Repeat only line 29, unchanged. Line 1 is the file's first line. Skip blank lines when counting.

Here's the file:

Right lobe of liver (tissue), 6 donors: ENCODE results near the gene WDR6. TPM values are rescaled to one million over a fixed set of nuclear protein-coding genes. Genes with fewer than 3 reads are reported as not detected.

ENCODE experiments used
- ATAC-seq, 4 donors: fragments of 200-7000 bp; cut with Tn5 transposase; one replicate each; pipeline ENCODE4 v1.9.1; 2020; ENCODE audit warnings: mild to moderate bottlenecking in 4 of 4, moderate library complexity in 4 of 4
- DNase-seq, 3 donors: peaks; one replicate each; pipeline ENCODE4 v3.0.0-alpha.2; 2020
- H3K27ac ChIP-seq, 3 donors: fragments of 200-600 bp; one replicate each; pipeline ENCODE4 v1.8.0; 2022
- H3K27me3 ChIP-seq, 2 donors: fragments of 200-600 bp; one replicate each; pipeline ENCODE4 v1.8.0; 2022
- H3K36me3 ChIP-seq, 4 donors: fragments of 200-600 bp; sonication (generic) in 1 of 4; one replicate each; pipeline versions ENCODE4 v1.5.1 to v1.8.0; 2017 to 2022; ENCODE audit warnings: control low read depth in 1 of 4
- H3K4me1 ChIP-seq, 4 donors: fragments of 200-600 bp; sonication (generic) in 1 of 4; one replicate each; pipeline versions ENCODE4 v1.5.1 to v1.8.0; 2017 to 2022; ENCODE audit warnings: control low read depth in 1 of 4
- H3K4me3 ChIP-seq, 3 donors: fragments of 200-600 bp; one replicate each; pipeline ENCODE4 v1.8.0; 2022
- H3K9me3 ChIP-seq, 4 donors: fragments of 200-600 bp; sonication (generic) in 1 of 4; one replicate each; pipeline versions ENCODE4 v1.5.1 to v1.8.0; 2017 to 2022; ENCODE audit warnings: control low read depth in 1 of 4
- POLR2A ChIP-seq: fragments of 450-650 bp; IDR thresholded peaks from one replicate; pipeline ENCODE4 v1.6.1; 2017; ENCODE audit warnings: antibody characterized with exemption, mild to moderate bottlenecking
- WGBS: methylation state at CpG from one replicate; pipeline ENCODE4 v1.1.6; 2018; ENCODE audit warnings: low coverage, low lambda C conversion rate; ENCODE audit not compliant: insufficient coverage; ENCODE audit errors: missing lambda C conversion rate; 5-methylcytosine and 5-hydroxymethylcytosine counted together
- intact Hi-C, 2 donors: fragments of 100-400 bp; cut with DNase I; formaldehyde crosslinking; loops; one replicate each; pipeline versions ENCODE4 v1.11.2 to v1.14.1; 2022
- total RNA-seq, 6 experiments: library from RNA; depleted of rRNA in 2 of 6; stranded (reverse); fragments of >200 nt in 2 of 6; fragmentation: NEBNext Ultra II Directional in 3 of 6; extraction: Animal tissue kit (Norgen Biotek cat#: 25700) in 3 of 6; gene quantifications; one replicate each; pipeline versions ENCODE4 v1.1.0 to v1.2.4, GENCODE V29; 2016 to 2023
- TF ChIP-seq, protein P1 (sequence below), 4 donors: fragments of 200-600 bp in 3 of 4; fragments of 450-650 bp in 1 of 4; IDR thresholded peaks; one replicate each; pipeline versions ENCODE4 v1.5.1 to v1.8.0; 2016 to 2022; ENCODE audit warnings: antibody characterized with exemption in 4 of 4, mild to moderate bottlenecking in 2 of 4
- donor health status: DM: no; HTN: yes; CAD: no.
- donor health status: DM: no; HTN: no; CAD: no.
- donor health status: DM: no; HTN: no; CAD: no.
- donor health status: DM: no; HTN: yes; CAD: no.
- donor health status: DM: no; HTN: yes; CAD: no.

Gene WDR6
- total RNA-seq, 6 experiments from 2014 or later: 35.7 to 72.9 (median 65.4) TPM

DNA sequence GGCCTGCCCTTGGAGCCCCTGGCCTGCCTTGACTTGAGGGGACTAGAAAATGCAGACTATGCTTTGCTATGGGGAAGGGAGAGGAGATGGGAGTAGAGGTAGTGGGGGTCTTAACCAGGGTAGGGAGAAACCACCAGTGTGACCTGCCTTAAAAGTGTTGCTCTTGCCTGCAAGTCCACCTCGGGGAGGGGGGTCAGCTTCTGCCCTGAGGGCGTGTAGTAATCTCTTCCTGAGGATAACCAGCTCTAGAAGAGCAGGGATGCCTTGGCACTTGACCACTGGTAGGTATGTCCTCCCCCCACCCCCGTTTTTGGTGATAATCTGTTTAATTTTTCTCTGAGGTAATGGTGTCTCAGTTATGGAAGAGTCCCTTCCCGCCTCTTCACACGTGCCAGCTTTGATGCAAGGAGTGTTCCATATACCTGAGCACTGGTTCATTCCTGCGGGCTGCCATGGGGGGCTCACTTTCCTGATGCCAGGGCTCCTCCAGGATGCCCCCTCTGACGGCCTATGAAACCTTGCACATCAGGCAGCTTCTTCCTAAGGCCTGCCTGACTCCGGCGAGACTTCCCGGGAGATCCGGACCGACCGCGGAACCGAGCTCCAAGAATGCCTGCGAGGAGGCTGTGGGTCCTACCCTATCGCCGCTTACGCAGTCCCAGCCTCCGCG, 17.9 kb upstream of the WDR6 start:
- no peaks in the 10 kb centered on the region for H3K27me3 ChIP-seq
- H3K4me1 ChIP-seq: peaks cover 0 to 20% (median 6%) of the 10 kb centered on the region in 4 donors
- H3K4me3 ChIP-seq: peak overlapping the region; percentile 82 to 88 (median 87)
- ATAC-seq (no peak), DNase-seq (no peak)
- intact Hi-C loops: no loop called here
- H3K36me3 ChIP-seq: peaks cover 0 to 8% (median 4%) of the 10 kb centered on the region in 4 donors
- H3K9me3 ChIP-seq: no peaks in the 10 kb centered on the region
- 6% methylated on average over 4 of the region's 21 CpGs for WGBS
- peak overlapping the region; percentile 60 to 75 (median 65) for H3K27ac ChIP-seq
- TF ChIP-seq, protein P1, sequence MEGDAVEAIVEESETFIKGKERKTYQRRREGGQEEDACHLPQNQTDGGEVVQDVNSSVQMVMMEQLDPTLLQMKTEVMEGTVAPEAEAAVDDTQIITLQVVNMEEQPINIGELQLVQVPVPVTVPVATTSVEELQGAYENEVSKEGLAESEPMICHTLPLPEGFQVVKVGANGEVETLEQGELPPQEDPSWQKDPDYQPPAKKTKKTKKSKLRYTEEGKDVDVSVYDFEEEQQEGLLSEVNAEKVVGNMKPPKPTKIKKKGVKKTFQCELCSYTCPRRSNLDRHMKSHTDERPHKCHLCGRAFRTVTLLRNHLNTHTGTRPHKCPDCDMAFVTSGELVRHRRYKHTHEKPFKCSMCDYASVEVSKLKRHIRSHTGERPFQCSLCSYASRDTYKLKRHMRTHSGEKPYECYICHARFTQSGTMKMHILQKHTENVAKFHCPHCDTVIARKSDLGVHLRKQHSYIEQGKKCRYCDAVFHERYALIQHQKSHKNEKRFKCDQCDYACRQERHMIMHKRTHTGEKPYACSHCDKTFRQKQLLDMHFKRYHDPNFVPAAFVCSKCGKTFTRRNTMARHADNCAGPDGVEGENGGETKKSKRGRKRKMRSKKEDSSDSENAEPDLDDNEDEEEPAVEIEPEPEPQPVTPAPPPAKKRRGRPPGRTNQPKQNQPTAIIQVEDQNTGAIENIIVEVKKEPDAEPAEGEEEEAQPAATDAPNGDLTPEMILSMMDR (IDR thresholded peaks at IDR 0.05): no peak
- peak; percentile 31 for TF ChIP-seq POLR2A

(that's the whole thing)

- H3K36me3 ChIP-seq: peaks cover 0 to 8% (median 4%) of the 10 kb centered on the region in 4 donors